My wife and I send our kids on mission trips. Does it make a difference? Are they winning souls for the kingdom? I don't know. I just hope that by them being in poor countries and using whatever resources they have to help others, that they will learn to appreciate what they have and not become so entitled that they never help other people because they believe that everything they have is "theirs." I hope that when they return to America, the land of over indulgence, that they will use their resources to help other people.

Will my plan work? I am not sure. I can say, that I am going to do whatever I can to teach my children about the "Jesus" revolution, in spite of the fact that we live in an "empire."

I borrowed some insights from an author named Rob Bell to write this. I related everything to my own experiences and I waited to the end to share this because I know Mr. Bell raises a lot of controversy. He does not "fit in" with the modern day church as it is defined by society. He goes against what a lot of church's in our day proclaim. Funny, so did Jesus, and Paul, and John the baptist.

Tuesday, May 15, 2012

Kicked out of my atheist group :(

Last night I received this letter from the atheist club I was a member of. The names have been changed to protect the innocent.

Hello Victor,

I have been asked by several (actually more than several)  Atheists members to ask you to please not attend any further group meetup events.  The reason for this is not anything personal against you, but  because this is a meetup group for atheists and freethinkers to meet and chat and feel comfortable.  This is the only place in Central Oregon for atheists and freethinkers to meet and socialize, whereas there are tens, probably hundreds of churches for religious people to meet each other and socialize.   They feel uncomfortable by your presence, and by the fact they are aware you write about your experiences with the group.  They know that your primary purpose for attending is to obtain material for your blog, and to witness to us.  You have even said you do not care about what we say or think.   They have asked me this over quite a long period of time, and I do not want to ignore their wishes any longer.  The responsibility of the leadership of this meetup is to the members; the atheists, freethinkers, agnostics.,  and their needs and wishes.   I would not want to see any member stop attending our meetups.  Again, please do not take this personally, as it is not intended as such.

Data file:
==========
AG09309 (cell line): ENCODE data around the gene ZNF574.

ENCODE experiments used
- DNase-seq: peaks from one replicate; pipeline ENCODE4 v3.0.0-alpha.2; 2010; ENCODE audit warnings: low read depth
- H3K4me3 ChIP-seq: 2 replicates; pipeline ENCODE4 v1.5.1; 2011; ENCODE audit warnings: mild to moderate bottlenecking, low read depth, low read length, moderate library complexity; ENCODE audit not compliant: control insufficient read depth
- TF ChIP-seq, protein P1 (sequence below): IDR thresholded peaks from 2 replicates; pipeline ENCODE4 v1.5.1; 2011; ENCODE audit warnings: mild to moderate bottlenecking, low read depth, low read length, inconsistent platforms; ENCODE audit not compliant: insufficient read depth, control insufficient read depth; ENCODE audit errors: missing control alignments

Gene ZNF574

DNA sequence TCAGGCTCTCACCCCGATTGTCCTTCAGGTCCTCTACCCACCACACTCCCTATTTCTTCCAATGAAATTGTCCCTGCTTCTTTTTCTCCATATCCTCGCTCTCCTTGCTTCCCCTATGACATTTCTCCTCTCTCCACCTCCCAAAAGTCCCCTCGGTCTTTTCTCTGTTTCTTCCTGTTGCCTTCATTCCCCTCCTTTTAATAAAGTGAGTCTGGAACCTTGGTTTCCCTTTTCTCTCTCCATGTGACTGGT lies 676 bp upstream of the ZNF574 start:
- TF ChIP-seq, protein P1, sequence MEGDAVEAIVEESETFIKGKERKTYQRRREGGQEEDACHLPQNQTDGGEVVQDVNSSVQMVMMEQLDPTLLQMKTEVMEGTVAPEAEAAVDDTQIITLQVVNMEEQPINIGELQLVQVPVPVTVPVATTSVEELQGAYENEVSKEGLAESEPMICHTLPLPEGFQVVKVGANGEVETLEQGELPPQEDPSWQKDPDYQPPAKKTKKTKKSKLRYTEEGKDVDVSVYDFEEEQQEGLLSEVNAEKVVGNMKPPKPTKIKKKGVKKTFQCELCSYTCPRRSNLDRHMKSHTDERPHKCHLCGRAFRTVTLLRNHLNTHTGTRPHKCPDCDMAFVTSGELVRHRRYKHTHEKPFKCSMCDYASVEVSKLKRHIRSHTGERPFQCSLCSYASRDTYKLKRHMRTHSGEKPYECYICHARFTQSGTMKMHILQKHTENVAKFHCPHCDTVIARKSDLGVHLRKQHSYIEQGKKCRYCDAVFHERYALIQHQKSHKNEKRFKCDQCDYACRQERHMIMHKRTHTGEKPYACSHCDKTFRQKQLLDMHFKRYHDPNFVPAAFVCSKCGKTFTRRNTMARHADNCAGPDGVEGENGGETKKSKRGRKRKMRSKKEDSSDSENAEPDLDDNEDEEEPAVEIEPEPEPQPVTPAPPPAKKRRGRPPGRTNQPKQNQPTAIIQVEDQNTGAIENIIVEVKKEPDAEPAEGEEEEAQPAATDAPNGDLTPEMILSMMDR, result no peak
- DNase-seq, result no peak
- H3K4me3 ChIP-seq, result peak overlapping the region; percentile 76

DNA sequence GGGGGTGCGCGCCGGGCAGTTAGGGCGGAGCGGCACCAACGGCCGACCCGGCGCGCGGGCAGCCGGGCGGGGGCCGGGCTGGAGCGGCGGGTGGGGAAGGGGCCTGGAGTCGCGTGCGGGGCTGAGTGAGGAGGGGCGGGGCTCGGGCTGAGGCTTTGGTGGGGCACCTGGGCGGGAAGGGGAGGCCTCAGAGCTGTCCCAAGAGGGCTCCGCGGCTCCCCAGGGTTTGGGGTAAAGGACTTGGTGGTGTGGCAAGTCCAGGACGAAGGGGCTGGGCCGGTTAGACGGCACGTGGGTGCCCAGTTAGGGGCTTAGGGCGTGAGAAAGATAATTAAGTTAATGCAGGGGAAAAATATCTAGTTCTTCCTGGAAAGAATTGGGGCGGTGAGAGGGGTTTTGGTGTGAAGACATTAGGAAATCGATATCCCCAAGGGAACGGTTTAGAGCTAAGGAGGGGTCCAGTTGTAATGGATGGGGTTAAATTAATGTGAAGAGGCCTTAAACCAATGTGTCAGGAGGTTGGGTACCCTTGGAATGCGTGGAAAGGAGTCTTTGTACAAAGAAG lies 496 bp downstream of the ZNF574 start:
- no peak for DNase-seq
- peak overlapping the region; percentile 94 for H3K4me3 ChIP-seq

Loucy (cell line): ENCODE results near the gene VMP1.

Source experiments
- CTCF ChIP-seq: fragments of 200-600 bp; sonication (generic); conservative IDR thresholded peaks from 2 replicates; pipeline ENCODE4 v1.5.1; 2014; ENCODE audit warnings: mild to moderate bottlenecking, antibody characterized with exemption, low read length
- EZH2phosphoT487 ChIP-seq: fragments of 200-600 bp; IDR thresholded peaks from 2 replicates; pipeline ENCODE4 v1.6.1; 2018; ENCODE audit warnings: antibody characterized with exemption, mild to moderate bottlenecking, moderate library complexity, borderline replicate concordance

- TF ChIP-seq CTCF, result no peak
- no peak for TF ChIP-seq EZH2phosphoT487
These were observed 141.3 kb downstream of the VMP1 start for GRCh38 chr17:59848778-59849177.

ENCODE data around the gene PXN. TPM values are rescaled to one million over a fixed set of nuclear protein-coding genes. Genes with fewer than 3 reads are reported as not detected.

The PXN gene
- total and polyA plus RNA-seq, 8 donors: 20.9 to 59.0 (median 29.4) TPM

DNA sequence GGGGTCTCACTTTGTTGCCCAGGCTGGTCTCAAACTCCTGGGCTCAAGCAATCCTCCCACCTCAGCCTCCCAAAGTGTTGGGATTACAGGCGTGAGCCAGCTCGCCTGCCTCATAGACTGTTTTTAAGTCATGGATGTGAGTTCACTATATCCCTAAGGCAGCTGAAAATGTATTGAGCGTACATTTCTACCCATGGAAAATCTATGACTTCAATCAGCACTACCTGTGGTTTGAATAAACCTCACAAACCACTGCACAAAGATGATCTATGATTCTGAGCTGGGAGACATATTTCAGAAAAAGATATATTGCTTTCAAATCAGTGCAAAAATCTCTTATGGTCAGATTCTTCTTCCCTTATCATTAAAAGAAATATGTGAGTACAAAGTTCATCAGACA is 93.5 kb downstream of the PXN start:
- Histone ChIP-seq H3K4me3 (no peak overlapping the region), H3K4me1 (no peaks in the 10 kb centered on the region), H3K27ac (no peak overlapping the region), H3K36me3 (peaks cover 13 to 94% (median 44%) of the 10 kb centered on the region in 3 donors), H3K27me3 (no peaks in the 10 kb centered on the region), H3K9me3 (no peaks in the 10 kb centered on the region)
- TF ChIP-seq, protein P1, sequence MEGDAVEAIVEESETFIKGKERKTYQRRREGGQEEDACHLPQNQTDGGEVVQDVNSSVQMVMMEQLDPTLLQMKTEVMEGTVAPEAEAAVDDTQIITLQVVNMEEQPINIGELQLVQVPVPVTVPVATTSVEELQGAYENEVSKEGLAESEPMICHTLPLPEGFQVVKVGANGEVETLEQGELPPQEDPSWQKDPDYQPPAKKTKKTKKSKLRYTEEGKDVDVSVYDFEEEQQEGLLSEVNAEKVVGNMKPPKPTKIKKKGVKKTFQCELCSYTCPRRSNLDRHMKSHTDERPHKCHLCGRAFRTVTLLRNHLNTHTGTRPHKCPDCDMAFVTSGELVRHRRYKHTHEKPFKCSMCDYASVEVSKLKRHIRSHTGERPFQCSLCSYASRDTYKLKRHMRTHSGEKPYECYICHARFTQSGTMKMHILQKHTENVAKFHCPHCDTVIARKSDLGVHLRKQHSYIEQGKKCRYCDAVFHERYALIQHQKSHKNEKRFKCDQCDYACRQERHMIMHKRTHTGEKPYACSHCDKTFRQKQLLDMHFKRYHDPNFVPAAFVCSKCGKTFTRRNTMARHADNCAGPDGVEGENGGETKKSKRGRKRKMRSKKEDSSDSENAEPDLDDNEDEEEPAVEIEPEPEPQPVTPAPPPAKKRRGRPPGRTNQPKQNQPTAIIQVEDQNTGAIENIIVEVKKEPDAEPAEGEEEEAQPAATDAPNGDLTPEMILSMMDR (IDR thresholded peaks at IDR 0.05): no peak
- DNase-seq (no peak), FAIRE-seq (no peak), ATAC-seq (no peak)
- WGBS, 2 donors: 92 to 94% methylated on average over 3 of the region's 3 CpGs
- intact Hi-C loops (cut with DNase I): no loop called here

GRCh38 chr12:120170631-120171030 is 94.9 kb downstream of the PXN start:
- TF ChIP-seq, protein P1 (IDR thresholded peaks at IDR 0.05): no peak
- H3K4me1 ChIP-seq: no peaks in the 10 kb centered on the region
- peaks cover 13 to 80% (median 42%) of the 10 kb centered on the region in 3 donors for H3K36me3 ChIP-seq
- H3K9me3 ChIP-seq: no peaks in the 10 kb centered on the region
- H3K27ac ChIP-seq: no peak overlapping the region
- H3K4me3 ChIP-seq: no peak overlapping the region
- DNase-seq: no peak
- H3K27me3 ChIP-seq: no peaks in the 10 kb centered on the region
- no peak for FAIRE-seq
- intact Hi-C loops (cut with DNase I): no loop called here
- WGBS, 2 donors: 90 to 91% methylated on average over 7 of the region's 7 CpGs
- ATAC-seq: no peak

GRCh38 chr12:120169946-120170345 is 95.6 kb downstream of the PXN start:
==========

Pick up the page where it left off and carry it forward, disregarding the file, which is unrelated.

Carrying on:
Thank you, 


COA co-organizer

My response:

Dear Betty,

I completely understand that some people may feel uncomfortable with my presence at the meetings. In my time with our group I have learned the abuses and the hurt, that several people have been through at the hands of "christians." And although I will absolutely honor the groups wishes I would like to make some parting comments to some of the statements you made.

Yes it is true that I wrote articles for my blogs about my experiences with your group. A couple of members read my blogs and enjoyed their message. All of my blogs were messages to the christian community about being more open minded towards atheists. From my experiences with the group I stood in front of my entire church congregation and told them why we don't need "In God we trust" on our money and the 10 commandments on our public buildings. I explained my experiences and told them how many things we had been wrong about. I encouraged everyone at my church to be willing to "get to know" atheists before judging them, as I had done in the past. For all intent purposes, I was on "your" side. I was trying to change the minds of my christian friends and encouraged them to be more open minded. The members of the group that read my blogs saw this intention, and they appreciated it. Some of them commented on my facebook pages, and some commented directly on the blog their appreciation and encouraged me to continue.